It’s a well known fact that things will take what is commonly known as the path of least resistance. And, although it’s not actually considered a truism of the study of physics (it is actually referred to as “folk physics”), nonetheless you can witness this phenomenon in the world. Consider nature, a river will naturally flow around a mountain rather than directly through the mountain. During a flood, the cresting river will overflow it’s banks in the lower places first. But within the forces of nature is not the only place that we see this path of least resistance.
We also see it in our own human nature. We get tired, and we simply cave in. We even do the things that we do not want to do, only because it’s easier at the time. And when we do that, we too are following the path of least resistance. Then when we do that time and time again, we develop a habit of following the path of least resistance. Once a habit is engrained in our behavior it becomes more difficult to get rid of that habit. I have to admit that there are countless times that I have chosen to do what feels good at the moment, is the most pleasant, or easiest thing to do.
But, is it ultimately easier? Let’s take a look at an example to which most parents can relate. You have a five year old child that is old enough to know better, and perhaps you are shopping with them in the grocery store. They want you to purchase a candy bar for them. You really don’t have the money, and it’s getting close to dinner time. You tell your child no. And, what ensues is a battle of wills. They whine, they cry, they pitch a fit. Both of you are angry and upset, and all you want to do is make it stop. So, what is the path of least resistance? You purchase the child the candy bar and give it to them. You have now set a precedent, and you have taught your child that anytime they want anything all they have to do is have a fit. They know that you will cave. You’ve created a monster, and unless you nip this in the bud, it will haunt you for a very long, long time.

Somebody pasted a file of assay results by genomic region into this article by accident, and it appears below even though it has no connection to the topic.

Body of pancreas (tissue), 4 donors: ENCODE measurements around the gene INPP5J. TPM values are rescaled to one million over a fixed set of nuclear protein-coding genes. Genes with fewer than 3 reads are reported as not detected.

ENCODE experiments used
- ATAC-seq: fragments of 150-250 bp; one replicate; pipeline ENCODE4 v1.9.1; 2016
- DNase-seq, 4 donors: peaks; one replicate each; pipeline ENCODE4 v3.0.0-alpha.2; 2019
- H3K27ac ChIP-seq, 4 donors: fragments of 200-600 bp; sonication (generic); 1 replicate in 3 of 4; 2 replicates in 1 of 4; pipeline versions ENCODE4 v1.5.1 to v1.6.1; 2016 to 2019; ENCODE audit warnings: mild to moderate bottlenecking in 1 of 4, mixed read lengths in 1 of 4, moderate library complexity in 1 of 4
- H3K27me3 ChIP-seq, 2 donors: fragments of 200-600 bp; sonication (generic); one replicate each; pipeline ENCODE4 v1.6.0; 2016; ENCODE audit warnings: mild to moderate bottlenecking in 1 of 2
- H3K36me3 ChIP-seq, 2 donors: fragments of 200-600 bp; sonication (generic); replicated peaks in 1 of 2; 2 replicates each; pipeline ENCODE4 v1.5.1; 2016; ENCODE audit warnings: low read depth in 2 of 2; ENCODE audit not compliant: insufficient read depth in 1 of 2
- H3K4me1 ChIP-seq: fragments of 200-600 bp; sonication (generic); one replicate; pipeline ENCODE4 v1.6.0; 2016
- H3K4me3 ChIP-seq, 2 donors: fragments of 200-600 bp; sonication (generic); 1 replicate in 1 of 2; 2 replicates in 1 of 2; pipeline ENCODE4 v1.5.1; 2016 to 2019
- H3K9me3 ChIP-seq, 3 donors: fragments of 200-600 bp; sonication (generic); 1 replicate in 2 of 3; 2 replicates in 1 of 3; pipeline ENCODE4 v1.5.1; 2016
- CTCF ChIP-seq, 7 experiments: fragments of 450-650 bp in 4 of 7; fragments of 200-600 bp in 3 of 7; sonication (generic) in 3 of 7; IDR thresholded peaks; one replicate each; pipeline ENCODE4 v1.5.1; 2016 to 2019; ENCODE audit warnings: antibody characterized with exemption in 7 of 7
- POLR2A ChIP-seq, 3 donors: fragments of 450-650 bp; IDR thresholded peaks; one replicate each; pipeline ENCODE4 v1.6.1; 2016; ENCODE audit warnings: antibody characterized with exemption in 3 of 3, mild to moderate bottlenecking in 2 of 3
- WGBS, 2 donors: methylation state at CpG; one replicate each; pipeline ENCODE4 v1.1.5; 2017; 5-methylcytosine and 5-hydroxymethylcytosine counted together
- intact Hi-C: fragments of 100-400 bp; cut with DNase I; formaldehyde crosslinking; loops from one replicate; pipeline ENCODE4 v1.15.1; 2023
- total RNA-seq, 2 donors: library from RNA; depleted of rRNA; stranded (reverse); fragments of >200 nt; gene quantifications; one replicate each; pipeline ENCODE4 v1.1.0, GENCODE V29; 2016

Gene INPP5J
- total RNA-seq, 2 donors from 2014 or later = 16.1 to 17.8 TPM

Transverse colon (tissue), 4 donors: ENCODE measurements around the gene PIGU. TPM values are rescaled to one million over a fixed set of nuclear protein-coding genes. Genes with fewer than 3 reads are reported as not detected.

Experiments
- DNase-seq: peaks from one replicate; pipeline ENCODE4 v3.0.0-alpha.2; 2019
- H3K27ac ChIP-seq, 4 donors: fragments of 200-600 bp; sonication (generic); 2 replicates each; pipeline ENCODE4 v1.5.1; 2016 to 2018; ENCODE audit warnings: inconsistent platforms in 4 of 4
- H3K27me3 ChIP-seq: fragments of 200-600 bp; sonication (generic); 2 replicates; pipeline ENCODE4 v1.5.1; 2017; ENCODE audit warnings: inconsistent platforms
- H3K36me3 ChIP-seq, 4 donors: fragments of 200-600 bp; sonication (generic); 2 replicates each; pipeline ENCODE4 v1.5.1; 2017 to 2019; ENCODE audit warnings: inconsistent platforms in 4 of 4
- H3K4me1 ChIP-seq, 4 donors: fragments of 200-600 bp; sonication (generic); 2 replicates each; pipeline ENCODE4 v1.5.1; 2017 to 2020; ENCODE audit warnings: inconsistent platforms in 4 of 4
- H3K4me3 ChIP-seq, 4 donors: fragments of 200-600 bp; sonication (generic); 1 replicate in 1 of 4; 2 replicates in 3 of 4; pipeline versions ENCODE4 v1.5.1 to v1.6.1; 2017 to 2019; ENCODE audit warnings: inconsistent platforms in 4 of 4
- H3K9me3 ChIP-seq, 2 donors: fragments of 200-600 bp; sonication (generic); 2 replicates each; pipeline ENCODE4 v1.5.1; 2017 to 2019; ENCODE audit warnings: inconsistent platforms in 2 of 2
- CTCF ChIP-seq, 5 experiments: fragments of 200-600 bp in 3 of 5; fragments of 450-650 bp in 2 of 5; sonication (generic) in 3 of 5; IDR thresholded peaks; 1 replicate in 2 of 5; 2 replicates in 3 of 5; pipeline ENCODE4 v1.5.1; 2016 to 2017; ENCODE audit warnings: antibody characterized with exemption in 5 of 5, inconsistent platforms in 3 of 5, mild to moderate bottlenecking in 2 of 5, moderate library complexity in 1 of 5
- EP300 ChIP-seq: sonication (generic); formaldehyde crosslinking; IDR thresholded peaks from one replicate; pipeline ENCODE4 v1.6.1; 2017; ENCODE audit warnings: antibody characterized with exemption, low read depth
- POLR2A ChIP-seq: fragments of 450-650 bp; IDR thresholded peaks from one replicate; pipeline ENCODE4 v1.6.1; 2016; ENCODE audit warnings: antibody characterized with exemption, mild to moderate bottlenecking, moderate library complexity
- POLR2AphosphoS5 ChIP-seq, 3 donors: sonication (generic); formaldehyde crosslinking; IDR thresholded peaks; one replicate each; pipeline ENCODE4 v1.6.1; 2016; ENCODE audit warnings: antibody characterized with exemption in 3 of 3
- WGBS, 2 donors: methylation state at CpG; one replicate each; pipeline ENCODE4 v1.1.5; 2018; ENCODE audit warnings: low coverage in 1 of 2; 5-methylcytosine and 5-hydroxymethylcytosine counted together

Despite our best efforts we will not avoid pain in our lives. As we saw with the above example, giving in to the young child has actually made your life much more difficult, instead of easier. I have found that the greatest growth in my life has come from the very hard times, those times when I faced the giant without armor and did so with a slingshot and five smooth stones. It is in those times that I turn to God and totally rely on Him. God intends for me to become the best person that I can possibly be, and I can only do that through those times when I don’t choose the path of least resistance, when I don’t take the easiest and most convenient way out. Each and every time, God has shown up, and each time my faith has expanded. I gain the knowledge that God is with me through every situation, and He has something to teach me, something that will make me a better person. God’s plan is far greater than mine. And when I, like David give the glory to God, I have defeated that habit of taking the path of the least resistance.